Prevent Meningitis

 

 

  • Meningococcal disease can refer to any illness that is caused by the bacteria Neisseria meningitidis, also known as meningococcus. These illnesses are often severe and include infections of the lining of the brain and spinal cord (meningitis) and bloodstream infections (bacteremia or septicemia).
  • Among those who survive, as many as 19% (1 in 5) live with permanent disabilities, such as brain damage, hearing loss, loss of kidney function or limb amputations.
  • Adolescents and young adults are among those at greatest risk for meningococcal disease. In fact, 21% of all meningococcal disease occurs in preteens, teens and young adults ages 11–24.
  • Prevention of meningococcal disease is critical because it can be mistaken for flu or other viral infections and it can rapidly lead to death or disability.
  • Health officials recommend routine vaccination against 4 out of 5 major meningococcal disease serogroups (A, C, W and Y) at 11-12 years with a booster at 16 years (with “MCV4” vaccine). Young adults between 16 and 23 years should also ask a healthcare provider about vaccination against serogroup B (with “MenB” vaccine).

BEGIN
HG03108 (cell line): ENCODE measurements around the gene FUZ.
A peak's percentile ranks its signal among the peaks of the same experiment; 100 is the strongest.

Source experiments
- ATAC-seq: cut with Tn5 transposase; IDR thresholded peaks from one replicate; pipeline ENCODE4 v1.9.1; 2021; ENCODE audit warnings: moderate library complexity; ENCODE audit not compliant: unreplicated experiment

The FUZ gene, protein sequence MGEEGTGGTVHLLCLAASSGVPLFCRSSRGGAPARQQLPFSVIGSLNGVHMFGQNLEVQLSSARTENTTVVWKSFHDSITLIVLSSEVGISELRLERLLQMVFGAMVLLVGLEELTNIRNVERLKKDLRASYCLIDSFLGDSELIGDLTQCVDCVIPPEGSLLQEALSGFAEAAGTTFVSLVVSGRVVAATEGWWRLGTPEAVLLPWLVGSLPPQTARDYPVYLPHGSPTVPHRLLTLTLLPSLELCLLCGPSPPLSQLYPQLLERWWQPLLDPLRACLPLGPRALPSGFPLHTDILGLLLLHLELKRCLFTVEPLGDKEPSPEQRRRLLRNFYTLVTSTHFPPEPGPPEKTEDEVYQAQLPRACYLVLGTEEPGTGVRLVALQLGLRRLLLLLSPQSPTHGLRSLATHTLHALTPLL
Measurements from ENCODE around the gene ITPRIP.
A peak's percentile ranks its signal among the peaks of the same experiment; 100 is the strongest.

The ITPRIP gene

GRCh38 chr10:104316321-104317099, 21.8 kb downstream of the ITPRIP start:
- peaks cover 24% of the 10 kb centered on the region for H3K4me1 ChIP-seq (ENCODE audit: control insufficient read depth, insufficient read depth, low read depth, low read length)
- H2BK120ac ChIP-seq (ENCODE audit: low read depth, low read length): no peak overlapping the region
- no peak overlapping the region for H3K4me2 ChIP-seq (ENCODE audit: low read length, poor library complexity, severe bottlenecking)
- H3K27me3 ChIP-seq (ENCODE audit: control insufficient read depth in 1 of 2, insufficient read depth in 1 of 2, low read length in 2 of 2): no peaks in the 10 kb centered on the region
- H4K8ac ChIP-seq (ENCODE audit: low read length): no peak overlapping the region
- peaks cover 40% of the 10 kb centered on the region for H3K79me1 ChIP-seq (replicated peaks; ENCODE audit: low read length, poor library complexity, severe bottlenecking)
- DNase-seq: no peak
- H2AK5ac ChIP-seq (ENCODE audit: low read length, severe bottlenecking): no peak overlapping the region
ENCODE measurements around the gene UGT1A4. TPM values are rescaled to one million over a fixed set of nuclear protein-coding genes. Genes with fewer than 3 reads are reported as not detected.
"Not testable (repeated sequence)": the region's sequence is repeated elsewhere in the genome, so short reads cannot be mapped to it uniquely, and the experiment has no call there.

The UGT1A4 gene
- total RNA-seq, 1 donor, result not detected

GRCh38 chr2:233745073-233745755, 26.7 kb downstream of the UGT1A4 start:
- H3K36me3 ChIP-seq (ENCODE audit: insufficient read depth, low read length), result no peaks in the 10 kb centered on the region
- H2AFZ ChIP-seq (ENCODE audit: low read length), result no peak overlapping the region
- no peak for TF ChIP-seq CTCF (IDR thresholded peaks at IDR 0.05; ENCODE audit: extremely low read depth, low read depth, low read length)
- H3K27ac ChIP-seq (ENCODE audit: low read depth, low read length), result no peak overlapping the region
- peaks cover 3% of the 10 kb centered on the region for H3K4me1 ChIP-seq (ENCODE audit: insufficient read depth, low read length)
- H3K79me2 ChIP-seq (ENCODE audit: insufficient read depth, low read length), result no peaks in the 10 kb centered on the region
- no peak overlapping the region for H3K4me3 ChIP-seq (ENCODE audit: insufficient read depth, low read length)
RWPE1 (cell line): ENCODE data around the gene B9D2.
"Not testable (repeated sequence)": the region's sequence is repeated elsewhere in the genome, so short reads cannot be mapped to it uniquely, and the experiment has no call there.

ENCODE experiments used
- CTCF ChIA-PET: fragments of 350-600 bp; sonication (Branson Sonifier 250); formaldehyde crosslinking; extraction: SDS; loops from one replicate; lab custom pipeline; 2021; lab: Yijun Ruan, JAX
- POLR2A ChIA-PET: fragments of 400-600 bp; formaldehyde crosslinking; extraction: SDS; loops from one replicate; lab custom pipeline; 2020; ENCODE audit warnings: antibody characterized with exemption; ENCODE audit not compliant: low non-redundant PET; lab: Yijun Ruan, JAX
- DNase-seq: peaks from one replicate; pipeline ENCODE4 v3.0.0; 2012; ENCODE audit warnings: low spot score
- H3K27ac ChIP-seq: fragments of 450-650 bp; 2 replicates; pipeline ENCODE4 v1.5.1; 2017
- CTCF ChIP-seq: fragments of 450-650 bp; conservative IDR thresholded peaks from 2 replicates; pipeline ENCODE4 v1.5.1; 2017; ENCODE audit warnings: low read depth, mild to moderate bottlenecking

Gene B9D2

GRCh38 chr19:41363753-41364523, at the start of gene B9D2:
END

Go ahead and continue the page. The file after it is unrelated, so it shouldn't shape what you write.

• 1 in 5 (20%) U.S. teens have not yet received their first dose of the meningococcal vaccination against serogroups A, C, W and Y (MCV4) and remain unprotected. And less than one-third of first dose recipients have received the recommended booster dose.
  • Many teens have not received the meningococcal serogroup B vaccine (MenB) since it was only recently permissively recommended by the Centers for Disease Control and Prevention (CDC) in 2015.